Podcasts & RSS Feeds
Most Active Stories
- This ballot proposal is critical to Michigan's economy, but most people won't bother to vote on it
- What explains Michigan's large Arab American community?
- Some think their immigrant ancestors were the last that should be allowed in the U.S.
- Michigan Republican Party's tactics remind me of Watergate, because both were unnecessary
- Michigan's campaign for governor gets weird as Republicans deploy spyglasses
Mon September 26, 2011
Fewest traffic fatalities in Michigan since the 1940s.
While doing some research for a story, I went back over some data issued by the Michigan State Police Criminal Justice Information last May.
It might not be surprising that the number of traffic crashes is lowest during years of a down economy. After all, there’s less commercial traffic and there are fewer people driving to work because so many are unemployed.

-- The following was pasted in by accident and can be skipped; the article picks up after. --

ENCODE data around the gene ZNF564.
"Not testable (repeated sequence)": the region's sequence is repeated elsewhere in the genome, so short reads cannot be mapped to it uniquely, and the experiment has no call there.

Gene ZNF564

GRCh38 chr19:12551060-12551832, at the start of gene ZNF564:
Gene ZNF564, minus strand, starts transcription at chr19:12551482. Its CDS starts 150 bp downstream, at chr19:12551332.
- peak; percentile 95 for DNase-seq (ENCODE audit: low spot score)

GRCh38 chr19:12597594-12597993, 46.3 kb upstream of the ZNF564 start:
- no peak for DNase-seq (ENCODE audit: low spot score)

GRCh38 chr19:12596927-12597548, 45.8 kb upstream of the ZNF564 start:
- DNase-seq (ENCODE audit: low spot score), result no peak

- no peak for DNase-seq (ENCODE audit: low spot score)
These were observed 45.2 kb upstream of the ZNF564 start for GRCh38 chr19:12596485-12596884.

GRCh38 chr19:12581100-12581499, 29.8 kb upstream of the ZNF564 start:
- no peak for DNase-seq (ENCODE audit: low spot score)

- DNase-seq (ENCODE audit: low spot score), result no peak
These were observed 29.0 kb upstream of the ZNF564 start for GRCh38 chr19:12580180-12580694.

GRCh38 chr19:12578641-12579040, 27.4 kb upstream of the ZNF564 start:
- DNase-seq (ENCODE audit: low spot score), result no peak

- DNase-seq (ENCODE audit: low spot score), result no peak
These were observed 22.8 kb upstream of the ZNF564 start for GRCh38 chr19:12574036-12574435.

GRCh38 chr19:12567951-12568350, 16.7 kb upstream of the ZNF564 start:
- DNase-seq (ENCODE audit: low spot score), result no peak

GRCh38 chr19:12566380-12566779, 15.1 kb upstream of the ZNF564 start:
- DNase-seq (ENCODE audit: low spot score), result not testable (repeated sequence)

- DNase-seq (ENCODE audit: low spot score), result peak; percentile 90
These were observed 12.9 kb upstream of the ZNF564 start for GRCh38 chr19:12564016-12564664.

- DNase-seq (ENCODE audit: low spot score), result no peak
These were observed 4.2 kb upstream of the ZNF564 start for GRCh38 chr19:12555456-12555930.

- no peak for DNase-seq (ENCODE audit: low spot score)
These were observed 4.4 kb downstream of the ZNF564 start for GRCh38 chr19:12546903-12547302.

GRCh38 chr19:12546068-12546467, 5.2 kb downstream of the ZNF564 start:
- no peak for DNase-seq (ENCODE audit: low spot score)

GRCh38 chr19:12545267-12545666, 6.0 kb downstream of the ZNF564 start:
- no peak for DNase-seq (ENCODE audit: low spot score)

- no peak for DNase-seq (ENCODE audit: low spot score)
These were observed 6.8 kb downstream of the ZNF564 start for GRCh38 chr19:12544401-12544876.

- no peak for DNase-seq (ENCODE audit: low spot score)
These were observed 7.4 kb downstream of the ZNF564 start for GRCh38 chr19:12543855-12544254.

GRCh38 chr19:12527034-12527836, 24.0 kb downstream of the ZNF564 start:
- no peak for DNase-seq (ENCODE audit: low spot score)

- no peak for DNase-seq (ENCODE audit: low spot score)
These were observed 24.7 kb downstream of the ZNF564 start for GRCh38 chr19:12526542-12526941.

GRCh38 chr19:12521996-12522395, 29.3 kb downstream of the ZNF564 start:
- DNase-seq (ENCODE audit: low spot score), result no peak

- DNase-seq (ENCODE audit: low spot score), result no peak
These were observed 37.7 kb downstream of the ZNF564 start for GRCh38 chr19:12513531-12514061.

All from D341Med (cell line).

Starting in 2008 when the most recent recession began, the number of crashes began falling in Michigan. By 2010, we had the lowest number of crashes we’ve seen since 1963.
Even more astounding, for the last three years the number of traffic crash deaths has been fewer than 1000. You have to go back to 1943 before you find fewer than 1000 traffic fatalities in Michigan. Part of the reason is due to fewer traffic accidents overall, but adding to it is that airbags, seatbelts and improved safety engineering in cars better protect passengers.
2010 282, 075
The worst year for traffic crashes since the state began keeping records in 1943 was 1996 with 435,477 crashes.
The worst year for traffic crash deaths was 1968 when 2,392 people were killed on the road.